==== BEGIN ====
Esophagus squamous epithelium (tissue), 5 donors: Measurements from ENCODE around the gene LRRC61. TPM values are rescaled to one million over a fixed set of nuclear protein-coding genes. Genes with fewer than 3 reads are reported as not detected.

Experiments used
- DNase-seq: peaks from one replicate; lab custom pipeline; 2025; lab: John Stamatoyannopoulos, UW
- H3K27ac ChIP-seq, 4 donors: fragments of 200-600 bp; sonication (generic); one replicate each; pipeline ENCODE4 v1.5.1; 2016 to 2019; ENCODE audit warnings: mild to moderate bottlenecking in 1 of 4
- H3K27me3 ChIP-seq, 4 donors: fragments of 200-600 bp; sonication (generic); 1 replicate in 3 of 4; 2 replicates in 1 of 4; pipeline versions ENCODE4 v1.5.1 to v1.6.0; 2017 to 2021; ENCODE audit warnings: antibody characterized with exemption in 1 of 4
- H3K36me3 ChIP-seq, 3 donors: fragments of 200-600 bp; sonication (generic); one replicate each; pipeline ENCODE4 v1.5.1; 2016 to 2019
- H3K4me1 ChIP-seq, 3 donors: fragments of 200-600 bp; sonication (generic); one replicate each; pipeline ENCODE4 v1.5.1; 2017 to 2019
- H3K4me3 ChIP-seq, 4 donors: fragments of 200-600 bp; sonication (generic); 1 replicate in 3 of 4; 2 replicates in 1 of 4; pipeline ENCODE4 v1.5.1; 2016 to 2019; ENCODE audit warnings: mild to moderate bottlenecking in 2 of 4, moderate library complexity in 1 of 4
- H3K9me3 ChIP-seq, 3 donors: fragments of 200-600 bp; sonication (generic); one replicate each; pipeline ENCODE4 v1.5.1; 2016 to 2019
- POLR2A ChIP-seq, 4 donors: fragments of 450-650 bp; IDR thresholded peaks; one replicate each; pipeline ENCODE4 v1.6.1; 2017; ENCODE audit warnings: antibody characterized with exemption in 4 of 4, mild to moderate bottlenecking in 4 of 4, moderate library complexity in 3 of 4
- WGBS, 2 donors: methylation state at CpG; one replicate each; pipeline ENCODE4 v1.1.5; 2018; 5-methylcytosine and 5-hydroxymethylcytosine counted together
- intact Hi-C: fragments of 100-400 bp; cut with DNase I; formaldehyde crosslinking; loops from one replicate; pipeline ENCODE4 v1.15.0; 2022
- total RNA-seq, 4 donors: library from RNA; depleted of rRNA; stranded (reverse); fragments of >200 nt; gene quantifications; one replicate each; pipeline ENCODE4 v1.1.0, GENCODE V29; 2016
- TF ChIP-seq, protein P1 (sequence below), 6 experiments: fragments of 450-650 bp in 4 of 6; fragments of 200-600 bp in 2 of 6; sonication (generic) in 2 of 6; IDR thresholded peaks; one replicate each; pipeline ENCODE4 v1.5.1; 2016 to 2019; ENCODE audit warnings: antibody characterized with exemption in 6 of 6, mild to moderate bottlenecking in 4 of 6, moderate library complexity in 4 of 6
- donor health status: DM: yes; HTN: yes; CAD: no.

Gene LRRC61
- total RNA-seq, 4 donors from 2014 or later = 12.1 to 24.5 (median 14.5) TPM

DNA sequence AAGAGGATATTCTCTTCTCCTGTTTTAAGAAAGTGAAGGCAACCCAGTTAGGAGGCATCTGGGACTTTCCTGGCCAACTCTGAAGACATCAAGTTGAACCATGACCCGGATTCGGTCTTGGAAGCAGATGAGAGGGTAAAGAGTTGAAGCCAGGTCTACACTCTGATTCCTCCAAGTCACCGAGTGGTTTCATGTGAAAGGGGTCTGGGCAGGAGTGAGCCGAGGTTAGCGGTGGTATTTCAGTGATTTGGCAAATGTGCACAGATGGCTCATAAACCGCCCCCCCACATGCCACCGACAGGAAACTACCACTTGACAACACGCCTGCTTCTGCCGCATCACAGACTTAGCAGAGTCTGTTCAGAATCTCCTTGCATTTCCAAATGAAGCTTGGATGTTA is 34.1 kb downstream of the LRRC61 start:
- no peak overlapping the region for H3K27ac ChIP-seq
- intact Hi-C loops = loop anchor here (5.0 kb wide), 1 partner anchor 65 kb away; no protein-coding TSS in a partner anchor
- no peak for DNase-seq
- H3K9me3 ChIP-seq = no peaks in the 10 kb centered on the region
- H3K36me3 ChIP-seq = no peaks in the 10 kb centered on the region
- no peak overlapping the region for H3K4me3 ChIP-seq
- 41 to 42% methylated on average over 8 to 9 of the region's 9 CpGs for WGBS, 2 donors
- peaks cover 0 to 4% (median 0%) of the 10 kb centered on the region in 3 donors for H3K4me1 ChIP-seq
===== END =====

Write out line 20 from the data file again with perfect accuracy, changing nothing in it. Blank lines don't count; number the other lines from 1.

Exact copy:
- intact Hi-C loops = loop anchor here (5.0 kb wide), 1 partner anchor 65 kb away; no protein-coding TSS in a partner anchor